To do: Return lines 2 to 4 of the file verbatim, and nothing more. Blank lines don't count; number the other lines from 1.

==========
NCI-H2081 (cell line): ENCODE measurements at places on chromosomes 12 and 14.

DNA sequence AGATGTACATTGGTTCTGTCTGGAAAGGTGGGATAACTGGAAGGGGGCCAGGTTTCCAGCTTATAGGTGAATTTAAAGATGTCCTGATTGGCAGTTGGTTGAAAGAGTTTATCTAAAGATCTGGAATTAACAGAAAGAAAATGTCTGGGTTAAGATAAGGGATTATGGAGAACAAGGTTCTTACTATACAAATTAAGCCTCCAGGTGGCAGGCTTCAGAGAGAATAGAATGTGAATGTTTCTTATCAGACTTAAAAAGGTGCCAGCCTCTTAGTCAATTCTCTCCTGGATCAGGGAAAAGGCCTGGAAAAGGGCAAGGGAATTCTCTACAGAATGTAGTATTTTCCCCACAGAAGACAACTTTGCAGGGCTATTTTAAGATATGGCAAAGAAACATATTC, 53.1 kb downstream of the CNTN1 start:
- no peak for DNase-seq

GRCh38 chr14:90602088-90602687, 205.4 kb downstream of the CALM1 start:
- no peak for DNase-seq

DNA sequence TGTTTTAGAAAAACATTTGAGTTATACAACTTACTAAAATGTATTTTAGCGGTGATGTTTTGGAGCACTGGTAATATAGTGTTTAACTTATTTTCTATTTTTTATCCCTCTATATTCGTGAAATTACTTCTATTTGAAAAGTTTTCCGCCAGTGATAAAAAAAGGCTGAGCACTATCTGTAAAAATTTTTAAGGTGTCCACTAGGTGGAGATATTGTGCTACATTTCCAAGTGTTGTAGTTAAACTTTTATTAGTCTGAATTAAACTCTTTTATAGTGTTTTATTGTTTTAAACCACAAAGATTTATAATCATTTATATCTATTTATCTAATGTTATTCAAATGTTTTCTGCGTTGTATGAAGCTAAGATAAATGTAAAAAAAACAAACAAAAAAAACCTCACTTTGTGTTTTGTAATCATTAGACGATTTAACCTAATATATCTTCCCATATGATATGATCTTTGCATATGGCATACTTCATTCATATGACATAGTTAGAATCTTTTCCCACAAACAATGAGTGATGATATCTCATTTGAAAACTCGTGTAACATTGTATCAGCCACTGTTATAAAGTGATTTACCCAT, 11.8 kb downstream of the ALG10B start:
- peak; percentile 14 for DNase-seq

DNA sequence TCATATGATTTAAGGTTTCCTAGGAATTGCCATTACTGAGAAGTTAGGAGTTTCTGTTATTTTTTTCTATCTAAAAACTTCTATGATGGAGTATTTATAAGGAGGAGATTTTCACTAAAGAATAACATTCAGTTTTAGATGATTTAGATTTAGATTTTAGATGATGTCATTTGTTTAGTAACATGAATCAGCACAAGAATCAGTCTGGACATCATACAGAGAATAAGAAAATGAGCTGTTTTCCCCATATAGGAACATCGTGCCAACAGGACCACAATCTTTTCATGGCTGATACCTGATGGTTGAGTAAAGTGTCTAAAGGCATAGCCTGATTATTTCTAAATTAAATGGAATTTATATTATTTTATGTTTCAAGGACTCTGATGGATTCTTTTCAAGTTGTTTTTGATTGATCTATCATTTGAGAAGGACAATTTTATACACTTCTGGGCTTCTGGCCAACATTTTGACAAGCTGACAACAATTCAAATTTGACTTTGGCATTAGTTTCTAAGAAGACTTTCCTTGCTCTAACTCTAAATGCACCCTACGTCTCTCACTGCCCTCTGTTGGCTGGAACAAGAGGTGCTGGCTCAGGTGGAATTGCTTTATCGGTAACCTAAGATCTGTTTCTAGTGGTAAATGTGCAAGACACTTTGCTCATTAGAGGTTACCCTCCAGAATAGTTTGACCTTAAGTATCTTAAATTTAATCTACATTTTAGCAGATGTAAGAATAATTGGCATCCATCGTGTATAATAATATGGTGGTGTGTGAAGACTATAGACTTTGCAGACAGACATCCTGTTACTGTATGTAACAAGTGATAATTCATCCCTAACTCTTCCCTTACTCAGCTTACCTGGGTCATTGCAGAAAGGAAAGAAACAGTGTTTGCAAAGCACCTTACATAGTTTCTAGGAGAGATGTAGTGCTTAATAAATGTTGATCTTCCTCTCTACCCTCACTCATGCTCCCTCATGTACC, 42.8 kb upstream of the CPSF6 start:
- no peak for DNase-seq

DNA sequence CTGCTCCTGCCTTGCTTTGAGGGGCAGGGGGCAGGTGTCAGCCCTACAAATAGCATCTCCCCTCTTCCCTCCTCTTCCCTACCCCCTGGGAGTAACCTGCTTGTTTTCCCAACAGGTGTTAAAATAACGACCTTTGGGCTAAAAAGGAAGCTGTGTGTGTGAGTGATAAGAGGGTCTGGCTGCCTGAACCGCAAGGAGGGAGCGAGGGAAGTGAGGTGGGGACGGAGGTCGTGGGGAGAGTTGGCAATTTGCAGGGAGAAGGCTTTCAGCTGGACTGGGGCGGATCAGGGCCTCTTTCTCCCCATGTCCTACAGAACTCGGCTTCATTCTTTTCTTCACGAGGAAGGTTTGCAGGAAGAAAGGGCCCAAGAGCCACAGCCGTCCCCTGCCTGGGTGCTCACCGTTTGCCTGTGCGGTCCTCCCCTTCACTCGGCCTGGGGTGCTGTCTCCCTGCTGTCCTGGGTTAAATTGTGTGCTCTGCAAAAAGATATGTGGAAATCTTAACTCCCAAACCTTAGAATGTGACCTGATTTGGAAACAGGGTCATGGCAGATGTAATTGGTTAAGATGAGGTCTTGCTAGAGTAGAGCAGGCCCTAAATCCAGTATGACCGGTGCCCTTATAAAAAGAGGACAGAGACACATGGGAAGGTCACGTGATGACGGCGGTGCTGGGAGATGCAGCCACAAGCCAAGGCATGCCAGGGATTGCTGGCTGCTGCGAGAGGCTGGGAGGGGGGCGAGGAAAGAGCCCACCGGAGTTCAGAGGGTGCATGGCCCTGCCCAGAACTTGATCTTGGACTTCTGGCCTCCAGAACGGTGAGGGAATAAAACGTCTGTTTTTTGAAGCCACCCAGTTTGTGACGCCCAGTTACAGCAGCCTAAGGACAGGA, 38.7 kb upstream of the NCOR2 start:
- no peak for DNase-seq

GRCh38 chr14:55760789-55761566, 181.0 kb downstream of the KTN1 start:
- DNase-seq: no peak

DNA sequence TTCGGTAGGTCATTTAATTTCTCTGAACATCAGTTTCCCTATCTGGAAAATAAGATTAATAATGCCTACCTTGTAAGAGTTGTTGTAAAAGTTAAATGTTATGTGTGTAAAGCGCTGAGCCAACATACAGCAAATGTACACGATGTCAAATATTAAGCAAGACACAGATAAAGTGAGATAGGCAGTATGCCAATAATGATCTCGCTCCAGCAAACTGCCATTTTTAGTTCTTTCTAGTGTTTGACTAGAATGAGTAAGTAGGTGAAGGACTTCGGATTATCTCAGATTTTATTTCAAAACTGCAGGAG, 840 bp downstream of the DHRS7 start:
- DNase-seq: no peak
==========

DNA sequence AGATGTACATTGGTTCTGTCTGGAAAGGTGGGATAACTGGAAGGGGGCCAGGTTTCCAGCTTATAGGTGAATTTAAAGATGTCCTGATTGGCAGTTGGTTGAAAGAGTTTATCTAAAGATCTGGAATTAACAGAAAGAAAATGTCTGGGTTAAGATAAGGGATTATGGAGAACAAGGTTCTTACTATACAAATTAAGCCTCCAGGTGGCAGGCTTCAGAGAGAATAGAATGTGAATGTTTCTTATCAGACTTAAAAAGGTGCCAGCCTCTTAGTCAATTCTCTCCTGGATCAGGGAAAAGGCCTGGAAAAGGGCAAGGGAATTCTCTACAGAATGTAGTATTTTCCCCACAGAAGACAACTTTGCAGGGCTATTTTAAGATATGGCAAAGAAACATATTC, 53.1 kb downstream of the CNTN1 start:
- no peak for DNase-seq

GRCh38 chr14:90602088-90602687, 205.4 kb downstream of the CALM1 start: